I love choruses and refrains. They can get to be earworms, but they also form us, in subtle ways, to see the world differently. The best of them are short enough to sing with one catch breath and long enough to embody some kind of contradiction. This morning, I have been thinking about this one:
Lord, give me a heart of flesh to hear your Word, your love. I’ve had a heart of stone for so long. And teach me how to listen close, and where to hear your voice. Now, Lord, before I sing my song.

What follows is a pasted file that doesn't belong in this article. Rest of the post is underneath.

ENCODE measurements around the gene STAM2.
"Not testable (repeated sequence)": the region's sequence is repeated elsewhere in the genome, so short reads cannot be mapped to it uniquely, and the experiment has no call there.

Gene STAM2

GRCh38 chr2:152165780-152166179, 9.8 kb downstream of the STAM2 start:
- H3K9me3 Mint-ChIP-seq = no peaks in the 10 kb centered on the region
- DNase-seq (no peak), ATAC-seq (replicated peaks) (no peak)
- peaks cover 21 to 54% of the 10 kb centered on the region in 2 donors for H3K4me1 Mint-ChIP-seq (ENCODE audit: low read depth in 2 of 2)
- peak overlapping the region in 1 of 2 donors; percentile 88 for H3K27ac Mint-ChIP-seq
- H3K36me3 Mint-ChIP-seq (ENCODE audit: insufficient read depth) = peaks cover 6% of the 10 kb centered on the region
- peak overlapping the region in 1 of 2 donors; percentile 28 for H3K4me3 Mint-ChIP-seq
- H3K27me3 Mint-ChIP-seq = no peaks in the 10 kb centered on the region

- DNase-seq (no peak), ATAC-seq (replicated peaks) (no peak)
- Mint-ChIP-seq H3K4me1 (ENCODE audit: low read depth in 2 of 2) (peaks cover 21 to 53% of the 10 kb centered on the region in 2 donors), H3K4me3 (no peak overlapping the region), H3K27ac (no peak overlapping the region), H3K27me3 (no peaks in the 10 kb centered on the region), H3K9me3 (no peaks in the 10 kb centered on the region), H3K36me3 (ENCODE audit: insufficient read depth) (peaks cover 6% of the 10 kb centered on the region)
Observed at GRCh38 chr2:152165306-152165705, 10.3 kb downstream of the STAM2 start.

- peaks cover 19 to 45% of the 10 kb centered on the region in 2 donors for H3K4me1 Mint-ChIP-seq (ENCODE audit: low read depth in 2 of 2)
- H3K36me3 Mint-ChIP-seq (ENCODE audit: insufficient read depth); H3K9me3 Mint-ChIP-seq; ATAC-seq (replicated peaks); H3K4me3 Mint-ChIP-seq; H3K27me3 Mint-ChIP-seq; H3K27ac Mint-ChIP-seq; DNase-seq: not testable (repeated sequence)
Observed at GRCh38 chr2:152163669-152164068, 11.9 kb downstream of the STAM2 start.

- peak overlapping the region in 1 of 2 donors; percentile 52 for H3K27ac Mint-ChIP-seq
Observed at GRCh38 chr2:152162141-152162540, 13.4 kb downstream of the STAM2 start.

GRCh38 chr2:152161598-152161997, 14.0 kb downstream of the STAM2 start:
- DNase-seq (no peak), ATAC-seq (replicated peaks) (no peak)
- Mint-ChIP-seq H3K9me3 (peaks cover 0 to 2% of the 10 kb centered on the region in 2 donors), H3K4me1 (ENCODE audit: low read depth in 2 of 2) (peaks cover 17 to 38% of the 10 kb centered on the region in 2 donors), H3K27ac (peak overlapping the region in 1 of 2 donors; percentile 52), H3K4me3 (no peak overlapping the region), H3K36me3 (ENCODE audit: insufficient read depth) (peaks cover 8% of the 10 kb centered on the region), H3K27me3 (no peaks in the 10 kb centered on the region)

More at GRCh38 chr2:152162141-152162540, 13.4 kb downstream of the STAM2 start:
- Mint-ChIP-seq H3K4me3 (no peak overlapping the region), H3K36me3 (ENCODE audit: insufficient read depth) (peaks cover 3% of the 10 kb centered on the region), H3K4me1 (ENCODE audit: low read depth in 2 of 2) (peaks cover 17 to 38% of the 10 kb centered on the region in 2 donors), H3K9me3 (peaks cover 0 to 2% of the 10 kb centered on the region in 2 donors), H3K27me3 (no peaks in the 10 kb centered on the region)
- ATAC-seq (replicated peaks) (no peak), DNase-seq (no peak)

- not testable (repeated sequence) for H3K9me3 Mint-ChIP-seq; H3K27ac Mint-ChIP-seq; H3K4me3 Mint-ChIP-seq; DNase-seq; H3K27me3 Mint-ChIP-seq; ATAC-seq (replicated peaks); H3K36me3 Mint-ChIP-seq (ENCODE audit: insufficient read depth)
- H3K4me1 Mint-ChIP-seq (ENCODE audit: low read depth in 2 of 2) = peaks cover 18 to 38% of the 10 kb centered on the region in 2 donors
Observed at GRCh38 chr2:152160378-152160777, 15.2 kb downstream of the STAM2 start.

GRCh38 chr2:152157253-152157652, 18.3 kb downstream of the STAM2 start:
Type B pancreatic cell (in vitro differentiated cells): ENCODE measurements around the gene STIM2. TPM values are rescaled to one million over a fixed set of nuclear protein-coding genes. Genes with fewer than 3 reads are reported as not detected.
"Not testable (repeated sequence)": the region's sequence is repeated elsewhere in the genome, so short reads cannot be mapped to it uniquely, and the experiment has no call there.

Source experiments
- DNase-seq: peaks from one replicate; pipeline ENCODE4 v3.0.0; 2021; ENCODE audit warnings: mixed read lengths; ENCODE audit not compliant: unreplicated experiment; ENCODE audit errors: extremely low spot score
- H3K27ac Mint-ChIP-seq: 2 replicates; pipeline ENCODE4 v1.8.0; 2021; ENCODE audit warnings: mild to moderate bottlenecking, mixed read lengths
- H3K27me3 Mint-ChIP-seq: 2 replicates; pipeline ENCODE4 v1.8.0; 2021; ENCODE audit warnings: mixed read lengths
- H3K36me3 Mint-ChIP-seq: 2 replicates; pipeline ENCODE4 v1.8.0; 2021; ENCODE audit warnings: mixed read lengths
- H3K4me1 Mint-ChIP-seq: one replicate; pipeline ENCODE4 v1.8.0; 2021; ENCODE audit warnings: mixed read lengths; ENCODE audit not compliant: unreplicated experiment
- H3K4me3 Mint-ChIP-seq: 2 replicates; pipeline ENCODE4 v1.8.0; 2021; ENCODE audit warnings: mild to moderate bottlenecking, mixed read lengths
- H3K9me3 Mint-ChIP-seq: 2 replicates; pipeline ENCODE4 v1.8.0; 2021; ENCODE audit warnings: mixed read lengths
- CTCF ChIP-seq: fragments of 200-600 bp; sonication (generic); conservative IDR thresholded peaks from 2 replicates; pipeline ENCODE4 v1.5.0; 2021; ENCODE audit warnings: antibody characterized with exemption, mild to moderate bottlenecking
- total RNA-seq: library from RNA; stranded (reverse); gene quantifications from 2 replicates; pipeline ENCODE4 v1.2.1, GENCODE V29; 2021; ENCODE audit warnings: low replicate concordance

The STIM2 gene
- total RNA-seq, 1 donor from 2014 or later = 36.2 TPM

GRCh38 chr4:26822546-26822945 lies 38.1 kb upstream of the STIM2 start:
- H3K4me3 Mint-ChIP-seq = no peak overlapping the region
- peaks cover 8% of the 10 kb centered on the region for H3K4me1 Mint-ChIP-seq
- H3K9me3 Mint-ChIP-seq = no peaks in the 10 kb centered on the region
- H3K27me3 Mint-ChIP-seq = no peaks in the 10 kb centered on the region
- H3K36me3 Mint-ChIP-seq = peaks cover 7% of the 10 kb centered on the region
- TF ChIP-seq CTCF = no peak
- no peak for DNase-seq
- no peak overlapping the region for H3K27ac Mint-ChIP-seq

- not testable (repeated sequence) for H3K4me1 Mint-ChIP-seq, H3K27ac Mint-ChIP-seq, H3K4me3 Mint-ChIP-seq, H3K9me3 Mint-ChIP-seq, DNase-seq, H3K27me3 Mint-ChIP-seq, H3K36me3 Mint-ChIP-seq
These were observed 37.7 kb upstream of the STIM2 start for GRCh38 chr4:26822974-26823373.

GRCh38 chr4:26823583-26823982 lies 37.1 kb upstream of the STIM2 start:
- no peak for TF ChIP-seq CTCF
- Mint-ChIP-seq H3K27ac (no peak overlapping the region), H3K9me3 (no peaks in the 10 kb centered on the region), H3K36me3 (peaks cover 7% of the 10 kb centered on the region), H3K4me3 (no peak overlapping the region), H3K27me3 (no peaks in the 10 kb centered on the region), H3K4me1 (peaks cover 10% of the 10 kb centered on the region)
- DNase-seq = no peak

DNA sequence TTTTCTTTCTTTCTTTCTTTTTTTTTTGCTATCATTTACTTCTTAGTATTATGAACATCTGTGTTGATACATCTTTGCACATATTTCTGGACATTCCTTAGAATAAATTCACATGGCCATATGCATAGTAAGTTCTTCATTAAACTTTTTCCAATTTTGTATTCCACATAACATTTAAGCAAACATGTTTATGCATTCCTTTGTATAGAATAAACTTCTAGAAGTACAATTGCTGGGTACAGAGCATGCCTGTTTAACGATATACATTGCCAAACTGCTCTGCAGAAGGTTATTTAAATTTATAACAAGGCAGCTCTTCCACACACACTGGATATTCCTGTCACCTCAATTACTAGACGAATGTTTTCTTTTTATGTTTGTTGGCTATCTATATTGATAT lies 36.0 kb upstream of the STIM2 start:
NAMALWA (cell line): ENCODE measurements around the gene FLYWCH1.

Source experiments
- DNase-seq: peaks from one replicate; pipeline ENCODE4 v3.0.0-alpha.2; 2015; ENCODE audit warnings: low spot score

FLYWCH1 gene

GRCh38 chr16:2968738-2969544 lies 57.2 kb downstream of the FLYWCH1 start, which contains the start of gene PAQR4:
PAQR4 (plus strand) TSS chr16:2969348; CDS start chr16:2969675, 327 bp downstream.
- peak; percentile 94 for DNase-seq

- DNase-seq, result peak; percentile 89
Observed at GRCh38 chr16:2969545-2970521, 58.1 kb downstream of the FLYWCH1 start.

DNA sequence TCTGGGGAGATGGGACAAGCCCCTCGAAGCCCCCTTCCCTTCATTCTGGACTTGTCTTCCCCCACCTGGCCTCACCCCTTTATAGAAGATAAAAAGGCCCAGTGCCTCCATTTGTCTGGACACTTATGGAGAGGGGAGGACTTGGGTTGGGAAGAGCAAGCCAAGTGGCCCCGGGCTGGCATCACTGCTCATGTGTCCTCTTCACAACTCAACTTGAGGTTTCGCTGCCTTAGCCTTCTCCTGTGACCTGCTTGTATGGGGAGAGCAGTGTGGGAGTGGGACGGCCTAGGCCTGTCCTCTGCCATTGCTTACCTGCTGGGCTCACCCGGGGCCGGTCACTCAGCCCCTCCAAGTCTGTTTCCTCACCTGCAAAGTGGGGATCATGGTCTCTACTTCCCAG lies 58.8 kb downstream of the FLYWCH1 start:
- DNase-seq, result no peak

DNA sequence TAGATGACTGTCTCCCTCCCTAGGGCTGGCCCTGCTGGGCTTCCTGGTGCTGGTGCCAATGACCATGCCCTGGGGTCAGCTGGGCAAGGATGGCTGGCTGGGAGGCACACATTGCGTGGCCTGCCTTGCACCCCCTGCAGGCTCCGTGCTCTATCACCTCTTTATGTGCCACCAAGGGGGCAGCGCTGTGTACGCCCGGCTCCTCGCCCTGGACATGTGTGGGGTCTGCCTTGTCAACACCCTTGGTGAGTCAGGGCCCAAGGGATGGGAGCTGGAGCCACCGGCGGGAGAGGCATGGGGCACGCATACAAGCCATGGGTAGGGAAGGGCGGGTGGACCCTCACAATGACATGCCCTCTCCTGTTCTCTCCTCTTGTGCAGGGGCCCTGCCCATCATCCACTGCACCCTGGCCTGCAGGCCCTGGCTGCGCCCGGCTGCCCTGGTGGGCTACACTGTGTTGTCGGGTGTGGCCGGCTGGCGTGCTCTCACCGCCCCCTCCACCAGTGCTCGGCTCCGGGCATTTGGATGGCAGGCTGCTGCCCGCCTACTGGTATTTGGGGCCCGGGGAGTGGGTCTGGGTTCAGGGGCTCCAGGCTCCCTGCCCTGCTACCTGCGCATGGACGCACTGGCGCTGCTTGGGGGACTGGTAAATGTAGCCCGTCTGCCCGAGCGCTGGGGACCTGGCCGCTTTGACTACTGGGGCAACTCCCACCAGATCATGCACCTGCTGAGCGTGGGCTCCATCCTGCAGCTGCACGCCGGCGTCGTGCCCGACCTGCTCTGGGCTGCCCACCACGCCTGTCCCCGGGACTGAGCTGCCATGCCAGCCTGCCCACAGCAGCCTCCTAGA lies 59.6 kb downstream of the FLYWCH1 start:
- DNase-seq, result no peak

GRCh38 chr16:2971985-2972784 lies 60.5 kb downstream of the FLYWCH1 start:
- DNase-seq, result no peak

To me, this speaks to our fundamental attitude toward the world. So often, we buy into a worldview that is narrow, harsh and negative. Sure that nothing good will happen, we steel ourselves and harden our hearts. I think those of us who work with people in need every day are most in danger of developing hearts of stone. We are daily confronted with problems that we cannot solve, and heartbreaking situations that we cannot fix. The secret, I believe is to “listen close” and hear the voice of God suggesting to us solutions, options and means of grace that cut through our lack of resources and allow us to offer help that is not dependent on money or political power or any of the things we lack. When we hear with our hearts, we get a different message than we could with just our ears. Before we sing our songs to the world, before we get the kids up for school, or get on the train to the office, or open the door to the fellowship hall, we need to listen to the lessons that a heart of flesh can teach us, and do the work God has given us in hope and not despair.